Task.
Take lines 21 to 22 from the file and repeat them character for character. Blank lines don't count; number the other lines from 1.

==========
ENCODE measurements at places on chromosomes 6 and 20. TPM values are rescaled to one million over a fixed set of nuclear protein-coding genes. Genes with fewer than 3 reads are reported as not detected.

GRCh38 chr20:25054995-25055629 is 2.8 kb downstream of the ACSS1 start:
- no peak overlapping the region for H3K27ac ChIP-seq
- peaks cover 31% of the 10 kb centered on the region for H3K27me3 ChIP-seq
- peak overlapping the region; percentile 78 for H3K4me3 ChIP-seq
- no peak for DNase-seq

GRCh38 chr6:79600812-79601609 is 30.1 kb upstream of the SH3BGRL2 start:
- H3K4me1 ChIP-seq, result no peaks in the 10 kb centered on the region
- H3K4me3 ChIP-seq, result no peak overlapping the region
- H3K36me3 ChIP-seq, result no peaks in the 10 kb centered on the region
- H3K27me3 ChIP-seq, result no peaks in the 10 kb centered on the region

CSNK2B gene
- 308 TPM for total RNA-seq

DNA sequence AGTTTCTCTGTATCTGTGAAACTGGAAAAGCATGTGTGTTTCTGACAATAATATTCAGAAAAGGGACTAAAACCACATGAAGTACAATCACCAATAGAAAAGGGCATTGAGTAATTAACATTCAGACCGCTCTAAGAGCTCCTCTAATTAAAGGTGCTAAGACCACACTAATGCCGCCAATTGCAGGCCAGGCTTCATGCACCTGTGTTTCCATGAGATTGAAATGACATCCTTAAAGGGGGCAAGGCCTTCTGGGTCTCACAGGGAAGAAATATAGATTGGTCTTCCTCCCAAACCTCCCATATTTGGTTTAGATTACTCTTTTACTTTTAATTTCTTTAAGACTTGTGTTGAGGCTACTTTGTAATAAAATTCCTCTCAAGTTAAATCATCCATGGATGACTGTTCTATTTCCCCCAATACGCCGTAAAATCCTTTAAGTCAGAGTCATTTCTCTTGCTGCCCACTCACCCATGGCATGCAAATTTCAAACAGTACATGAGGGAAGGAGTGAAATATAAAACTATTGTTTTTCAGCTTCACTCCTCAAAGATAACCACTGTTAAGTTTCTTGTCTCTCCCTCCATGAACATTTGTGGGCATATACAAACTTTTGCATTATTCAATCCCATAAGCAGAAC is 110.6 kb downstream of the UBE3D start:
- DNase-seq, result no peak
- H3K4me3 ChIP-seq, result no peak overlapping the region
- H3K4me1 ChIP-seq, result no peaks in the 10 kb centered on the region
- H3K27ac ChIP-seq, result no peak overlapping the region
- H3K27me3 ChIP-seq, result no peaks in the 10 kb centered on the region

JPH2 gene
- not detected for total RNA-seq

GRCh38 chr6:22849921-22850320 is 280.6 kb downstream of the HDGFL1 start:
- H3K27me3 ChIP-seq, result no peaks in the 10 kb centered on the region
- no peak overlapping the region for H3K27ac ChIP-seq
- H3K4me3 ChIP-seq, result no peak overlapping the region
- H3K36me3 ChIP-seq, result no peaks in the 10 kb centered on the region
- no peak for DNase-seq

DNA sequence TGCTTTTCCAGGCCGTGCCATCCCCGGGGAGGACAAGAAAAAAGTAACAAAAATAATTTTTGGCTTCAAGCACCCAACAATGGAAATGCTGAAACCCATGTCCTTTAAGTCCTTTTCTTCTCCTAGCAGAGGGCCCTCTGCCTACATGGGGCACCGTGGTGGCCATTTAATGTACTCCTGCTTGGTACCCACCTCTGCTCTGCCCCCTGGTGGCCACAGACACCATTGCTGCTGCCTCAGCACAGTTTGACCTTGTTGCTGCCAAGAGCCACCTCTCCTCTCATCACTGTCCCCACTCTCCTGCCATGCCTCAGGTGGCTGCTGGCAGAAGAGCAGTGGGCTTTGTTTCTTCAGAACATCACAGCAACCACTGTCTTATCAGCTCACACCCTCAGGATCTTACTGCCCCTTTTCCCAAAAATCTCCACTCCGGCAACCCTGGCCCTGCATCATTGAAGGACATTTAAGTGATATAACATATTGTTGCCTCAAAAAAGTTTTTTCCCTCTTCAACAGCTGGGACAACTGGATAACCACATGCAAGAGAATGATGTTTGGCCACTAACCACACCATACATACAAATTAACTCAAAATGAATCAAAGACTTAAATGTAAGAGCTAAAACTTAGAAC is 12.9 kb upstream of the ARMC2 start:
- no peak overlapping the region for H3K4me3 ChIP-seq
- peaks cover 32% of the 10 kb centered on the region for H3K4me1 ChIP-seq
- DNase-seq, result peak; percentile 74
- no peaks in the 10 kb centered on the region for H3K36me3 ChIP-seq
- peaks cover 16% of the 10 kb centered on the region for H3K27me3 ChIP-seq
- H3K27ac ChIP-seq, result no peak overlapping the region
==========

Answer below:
- not detected for total RNA-seq

GRCh38 chr6:22849921-22850320 is 280.6 kb downstream of the HDGFL1 start: